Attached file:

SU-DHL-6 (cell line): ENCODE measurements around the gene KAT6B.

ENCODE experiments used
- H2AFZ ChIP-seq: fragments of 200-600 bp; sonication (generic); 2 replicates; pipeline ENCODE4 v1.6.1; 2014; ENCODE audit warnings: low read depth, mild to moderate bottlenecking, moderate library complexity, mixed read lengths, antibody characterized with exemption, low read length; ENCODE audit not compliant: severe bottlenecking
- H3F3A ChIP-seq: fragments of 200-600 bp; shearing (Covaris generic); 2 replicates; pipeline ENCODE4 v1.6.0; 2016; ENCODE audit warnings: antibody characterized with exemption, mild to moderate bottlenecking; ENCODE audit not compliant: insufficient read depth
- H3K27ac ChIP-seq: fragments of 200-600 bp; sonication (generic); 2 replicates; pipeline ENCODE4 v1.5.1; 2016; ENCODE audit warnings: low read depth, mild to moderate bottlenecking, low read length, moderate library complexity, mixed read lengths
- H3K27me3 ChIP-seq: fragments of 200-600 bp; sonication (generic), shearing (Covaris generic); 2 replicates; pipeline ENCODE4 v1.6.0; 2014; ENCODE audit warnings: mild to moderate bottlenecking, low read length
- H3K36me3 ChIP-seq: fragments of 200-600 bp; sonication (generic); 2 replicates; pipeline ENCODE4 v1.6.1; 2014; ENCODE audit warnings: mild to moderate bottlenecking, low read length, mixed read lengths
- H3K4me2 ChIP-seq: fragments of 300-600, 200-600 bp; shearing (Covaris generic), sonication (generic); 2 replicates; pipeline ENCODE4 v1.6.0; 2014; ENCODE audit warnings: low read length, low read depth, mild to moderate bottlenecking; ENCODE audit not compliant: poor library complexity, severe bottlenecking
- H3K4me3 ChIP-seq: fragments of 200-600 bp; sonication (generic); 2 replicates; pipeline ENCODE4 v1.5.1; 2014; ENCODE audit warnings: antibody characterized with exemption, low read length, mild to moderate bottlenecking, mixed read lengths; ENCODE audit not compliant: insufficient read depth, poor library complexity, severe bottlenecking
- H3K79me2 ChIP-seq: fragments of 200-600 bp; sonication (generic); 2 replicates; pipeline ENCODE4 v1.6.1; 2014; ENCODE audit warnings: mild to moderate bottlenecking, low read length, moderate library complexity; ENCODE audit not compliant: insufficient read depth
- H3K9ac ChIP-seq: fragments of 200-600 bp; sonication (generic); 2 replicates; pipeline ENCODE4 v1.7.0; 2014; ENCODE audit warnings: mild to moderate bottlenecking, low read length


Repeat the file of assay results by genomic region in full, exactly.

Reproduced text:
SU-DHL-6 (cell line): ENCODE measurements around the gene KAT6B.

ENCODE experiments used
- H2AFZ ChIP-seq: fragments of 200-600 bp; sonication (generic); 2 replicates; pipeline ENCODE4 v1.6.1; 2014; ENCODE audit warnings: low read depth, mild to moderate bottlenecking, moderate library complexity, mixed read lengths, antibody characterized with exemption, low read length; ENCODE audit not compliant: severe bottlenecking
- H3F3A ChIP-seq: fragments of 200-600 bp; shearing (Covaris generic); 2 replicates; pipeline ENCODE4 v1.6.0; 2016; ENCODE audit warnings: antibody characterized with exemption, mild to moderate bottlenecking; ENCODE audit not compliant: insufficient read depth
- H3K27ac ChIP-seq: fragments of 200-600 bp; sonication (generic); 2 replicates; pipeline ENCODE4 v1.5.1; 2016; ENCODE audit warnings: low read depth, mild to moderate bottlenecking, low read length, moderate library complexity, mixed read lengths
- H3K27me3 ChIP-seq: fragments of 200-600 bp; sonication (generic), shearing (Covaris generic); 2 replicates; pipeline ENCODE4 v1.6.0; 2014; ENCODE audit warnings: mild to moderate bottlenecking, low read length
- H3K36me3 ChIP-seq: fragments of 200-600 bp; sonication (generic); 2 replicates; pipeline ENCODE4 v1.6.1; 2014; ENCODE audit warnings: mild to moderate bottlenecking, low read length, mixed read lengths
- H3K4me2 ChIP-seq: fragments of 300-600, 200-600 bp; shearing (Covaris generic), sonication (generic); 2 replicates; pipeline ENCODE4 v1.6.0; 2014; ENCODE audit warnings: low read length, low read depth, mild to moderate bottlenecking; ENCODE audit not compliant: poor library complexity, severe bottlenecking
- H3K4me3 ChIP-seq: fragments of 200-600 bp; sonication (generic); 2 replicates; pipeline ENCODE4 v1.5.1; 2014; ENCODE audit warnings: antibody characterized with exemption, low read length, mild to moderate bottlenecking, mixed read lengths; ENCODE audit not compliant: insufficient read depth, poor library complexity, severe bottlenecking
- H3K79me2 ChIP-seq: fragments of 200-600 bp; sonication (generic); 2 replicates; pipeline ENCODE4 v1.6.1; 2014; ENCODE audit warnings: mild to moderate bottlenecking, low read length, moderate library complexity; ENCODE audit not compliant: insufficient read depth
- H3K9ac ChIP-seq: fragments of 200-600 bp; sonication (generic); 2 replicates; pipeline ENCODE4 v1.7.0; 2014; ENCODE audit warnings: mild to moderate bottlenecking, low read length